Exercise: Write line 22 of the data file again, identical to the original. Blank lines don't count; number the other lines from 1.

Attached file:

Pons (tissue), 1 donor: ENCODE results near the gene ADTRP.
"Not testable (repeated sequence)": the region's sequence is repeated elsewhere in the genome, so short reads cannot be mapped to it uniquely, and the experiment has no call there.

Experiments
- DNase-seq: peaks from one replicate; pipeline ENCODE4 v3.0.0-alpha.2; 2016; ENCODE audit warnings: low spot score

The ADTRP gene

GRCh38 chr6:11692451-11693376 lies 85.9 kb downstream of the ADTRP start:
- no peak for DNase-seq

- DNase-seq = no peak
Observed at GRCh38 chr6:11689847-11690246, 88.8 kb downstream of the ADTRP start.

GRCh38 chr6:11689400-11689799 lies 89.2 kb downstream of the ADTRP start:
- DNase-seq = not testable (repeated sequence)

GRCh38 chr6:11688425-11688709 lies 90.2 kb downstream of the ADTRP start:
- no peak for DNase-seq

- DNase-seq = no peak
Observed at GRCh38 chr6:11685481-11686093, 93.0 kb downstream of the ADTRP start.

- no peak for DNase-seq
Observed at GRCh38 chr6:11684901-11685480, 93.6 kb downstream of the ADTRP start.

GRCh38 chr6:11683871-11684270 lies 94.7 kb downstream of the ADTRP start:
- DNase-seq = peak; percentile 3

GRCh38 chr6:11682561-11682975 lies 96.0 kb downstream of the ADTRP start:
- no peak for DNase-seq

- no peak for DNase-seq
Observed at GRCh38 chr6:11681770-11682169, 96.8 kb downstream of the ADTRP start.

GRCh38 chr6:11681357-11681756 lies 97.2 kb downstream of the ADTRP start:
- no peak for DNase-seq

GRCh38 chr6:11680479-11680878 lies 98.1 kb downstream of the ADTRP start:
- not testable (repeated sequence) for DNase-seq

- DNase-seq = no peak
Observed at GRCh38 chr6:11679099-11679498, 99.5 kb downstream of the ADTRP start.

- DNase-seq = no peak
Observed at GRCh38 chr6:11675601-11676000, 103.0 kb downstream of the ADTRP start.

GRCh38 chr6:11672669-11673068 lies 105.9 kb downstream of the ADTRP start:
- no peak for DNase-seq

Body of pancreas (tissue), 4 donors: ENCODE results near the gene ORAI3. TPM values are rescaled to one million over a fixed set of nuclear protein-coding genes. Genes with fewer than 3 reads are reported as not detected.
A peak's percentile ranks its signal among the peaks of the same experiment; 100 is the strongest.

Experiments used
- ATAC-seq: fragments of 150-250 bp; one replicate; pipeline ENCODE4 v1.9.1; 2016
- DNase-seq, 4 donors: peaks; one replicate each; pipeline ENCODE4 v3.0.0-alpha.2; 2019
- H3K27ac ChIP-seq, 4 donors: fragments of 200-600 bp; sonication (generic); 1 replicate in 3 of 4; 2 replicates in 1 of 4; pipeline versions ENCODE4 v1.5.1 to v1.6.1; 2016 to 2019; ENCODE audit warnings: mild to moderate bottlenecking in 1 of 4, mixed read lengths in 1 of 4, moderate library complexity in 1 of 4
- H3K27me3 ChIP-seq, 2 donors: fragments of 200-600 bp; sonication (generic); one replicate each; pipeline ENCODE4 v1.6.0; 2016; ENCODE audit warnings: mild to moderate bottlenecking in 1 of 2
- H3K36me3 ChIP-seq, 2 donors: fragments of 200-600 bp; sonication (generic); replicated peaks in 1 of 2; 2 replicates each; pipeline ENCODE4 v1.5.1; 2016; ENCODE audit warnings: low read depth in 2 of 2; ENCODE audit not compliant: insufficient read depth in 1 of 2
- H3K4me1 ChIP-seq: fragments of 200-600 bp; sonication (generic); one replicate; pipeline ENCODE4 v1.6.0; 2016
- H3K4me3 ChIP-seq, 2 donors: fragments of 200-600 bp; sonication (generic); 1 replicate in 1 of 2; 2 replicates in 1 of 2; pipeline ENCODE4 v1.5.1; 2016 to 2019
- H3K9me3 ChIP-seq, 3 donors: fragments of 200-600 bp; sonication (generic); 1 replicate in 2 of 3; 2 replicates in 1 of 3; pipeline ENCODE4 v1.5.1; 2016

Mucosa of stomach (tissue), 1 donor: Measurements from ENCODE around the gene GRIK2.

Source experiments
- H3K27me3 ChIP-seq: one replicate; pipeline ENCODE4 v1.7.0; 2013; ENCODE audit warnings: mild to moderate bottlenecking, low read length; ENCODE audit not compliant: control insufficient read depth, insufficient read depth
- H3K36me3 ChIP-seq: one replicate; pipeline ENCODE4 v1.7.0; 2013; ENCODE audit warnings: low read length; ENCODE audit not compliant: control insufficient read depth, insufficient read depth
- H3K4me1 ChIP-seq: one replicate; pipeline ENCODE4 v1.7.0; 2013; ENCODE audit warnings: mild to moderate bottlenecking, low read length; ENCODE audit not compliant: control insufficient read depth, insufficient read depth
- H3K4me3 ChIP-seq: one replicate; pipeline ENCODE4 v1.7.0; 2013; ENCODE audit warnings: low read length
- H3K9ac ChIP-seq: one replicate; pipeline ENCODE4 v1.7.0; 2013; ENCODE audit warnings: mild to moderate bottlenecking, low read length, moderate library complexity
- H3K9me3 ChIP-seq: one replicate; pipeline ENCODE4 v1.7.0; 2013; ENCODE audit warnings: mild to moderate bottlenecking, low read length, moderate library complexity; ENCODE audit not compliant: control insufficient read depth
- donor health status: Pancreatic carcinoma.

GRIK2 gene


- no peak for DNase-seq